Paris’ Shakespeare and Company: Where a Bookselling Pedigree Sells

In Feature Articles by Roger Tagholm

The two-store history of Paris’ bookshop Shakespeare and Company is recounted in a book the shop itself published last autumn.

The view of Notre Dame from Shakespeare & Company in Paris. Image: Roger Tagholm

By Roger Tagholm | @RogerTagholm

‘That Creative Continuum’

In any discussion of famous bookshops in the world–City Lights in San Francisco, El Ateneo in Buenos Aires, Foyles in London, The Strand in New York City–this Parisian institution has to be a contender. It may also be the most popular tourist-destination bookshop in the world, judging by the crowds outside on a recent visit in early spring.

Shakespeare & Company in March won the Bookstore of the Year Award at London Book Fair’s International Excellence Awards. One of the judges on the award’s panel–Jonathan Atkins, who is Pan Macmillan’s international director–spoke at the awards program to how the store has become a modern bookshop rather than resting on its literary laurels. It has an active online presence, a café, and a lively events program.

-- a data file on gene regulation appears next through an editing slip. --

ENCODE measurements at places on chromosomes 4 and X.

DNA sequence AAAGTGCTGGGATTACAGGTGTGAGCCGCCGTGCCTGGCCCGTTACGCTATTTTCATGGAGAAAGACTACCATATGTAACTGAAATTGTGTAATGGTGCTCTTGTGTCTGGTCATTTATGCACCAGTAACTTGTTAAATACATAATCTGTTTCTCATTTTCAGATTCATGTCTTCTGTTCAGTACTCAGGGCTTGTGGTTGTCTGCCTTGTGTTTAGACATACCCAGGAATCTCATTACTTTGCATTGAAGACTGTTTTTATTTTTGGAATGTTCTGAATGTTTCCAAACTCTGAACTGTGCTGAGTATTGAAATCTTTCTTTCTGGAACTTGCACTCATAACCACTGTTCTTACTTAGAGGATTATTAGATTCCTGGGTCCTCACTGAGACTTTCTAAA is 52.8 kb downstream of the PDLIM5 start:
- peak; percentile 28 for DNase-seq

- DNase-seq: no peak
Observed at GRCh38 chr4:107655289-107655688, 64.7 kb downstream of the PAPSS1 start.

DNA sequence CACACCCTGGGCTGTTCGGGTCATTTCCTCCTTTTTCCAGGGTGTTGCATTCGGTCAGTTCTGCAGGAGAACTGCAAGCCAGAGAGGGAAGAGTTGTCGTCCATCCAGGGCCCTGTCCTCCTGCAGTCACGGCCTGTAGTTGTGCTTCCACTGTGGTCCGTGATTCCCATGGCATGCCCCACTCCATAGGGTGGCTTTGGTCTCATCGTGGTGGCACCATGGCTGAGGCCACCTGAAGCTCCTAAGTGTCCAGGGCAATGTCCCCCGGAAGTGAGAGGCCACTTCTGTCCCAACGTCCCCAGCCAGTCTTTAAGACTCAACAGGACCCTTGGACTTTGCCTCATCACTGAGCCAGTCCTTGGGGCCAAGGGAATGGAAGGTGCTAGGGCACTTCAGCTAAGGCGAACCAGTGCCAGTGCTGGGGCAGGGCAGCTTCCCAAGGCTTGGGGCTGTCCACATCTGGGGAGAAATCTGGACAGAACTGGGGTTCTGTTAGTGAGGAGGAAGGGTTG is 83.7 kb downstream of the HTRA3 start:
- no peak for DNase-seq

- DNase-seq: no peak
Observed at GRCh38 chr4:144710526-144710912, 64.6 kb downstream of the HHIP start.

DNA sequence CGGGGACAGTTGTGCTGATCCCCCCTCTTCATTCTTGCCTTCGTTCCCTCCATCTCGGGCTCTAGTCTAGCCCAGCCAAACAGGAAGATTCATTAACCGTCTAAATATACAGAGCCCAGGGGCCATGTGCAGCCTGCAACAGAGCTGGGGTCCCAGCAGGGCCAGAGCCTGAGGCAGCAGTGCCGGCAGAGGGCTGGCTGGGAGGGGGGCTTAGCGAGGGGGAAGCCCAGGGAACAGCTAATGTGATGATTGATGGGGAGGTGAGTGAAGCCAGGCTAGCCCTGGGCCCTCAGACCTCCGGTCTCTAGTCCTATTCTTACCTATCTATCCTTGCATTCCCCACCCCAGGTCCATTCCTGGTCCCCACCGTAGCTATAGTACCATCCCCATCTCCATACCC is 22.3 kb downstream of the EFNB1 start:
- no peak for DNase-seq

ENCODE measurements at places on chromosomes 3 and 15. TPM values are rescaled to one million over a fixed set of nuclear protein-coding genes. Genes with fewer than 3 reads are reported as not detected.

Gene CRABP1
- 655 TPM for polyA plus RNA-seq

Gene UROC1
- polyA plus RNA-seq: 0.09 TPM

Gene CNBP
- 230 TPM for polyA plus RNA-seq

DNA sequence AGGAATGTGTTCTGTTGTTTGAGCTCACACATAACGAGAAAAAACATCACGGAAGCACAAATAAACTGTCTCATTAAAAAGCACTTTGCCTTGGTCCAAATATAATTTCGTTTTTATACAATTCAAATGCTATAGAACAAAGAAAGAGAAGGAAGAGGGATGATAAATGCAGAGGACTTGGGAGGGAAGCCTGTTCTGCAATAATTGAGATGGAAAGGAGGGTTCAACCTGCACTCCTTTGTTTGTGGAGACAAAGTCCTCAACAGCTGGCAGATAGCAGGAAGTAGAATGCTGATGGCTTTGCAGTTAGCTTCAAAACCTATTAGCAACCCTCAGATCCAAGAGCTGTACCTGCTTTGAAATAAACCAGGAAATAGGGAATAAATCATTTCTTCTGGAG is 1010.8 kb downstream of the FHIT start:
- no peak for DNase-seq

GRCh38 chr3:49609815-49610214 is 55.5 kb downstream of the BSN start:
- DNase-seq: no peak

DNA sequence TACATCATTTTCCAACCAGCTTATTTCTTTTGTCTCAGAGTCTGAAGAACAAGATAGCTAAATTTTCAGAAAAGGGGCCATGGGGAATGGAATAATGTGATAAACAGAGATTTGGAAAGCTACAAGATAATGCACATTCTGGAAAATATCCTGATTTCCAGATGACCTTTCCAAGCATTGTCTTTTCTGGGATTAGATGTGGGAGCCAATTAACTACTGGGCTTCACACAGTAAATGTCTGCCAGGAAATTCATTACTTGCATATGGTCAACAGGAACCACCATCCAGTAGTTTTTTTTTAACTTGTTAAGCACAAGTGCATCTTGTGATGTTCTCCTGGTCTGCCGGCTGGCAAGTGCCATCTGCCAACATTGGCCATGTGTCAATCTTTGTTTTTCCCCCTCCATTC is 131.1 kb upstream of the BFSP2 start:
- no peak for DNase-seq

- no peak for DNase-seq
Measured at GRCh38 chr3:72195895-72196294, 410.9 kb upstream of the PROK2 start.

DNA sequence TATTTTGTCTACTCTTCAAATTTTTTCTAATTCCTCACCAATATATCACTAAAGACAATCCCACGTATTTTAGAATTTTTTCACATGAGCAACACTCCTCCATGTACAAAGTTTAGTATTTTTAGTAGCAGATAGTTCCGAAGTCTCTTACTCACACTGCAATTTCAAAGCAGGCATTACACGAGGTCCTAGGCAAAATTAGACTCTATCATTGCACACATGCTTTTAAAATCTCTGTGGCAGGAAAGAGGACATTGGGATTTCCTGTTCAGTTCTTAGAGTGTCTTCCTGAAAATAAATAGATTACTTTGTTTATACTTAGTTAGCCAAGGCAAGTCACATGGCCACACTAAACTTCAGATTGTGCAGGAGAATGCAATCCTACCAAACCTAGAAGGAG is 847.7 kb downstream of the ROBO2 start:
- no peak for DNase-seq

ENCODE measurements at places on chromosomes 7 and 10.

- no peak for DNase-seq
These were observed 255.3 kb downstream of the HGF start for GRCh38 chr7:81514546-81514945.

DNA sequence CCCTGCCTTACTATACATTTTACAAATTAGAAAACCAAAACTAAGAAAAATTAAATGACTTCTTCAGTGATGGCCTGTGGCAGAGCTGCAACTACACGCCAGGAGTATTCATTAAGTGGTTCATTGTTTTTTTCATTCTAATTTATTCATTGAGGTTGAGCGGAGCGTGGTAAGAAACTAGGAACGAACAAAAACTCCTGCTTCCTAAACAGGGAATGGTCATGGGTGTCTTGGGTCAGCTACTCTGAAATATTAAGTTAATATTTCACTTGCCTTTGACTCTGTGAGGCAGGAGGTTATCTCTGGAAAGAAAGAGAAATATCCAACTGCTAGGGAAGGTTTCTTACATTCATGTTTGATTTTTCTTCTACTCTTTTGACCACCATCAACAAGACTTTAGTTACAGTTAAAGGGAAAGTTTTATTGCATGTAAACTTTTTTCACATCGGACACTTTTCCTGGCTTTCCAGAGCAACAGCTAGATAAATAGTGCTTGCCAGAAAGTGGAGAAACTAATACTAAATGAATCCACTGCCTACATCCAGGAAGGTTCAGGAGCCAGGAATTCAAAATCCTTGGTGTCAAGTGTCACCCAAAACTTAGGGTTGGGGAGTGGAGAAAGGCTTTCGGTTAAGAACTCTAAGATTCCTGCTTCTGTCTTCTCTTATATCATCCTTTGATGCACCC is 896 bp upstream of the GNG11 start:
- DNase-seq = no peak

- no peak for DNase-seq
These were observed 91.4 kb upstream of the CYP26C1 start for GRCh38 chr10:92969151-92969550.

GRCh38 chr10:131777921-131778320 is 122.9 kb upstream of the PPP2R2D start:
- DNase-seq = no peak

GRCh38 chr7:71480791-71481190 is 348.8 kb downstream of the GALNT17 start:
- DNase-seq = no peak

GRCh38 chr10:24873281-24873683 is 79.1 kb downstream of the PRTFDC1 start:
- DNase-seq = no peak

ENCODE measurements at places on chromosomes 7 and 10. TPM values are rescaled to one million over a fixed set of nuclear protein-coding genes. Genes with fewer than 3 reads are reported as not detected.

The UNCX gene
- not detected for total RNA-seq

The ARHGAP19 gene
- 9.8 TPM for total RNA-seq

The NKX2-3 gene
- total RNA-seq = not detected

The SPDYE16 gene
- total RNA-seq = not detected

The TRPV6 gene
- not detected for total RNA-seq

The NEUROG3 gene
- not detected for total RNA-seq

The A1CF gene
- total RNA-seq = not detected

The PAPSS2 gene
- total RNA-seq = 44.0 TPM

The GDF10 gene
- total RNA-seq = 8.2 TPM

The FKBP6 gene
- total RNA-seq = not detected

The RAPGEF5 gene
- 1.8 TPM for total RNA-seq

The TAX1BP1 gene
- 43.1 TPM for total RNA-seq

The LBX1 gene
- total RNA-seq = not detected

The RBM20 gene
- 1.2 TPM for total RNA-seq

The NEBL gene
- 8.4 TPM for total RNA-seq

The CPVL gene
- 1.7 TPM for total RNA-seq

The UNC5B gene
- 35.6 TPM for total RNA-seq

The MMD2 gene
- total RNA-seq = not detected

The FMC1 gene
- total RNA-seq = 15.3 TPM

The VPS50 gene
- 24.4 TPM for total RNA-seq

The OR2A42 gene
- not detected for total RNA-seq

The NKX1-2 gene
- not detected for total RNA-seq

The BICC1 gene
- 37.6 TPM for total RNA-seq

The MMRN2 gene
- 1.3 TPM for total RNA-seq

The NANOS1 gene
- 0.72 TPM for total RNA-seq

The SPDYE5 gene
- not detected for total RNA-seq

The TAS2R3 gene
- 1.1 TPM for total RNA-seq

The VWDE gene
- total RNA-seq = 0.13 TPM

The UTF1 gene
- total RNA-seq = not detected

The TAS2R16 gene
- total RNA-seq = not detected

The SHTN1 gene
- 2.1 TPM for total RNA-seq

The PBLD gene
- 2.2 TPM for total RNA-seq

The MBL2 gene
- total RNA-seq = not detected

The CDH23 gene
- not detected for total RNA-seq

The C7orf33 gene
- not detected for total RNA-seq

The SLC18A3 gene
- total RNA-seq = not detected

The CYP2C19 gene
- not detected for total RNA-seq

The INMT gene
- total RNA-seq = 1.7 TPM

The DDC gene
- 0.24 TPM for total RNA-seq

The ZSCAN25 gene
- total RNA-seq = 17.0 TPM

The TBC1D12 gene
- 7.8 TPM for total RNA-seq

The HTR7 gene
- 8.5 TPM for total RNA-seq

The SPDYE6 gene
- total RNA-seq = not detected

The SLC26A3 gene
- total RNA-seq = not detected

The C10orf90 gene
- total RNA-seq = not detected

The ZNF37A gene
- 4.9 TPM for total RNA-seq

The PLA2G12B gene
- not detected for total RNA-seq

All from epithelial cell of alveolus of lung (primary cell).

Of course, it’s those literary laurels that drive people to the shop today. They come in such droves that the store frequently has queues outside. And the importance of that literary history to the store’s bottom line can’t be overstated.

The American author George Saunders’ Lincoln in the Bardo was prominently displayed in March—and its sales may have been healthy—but a quick inquiry at the front desk on what was selling well demonstrated the power of this shop’s heritage. The bestseller every month is Hemingway’s 1964 A Moveable Feast, averaging 350 copies per month, according to staffer Eloise Morpurgo.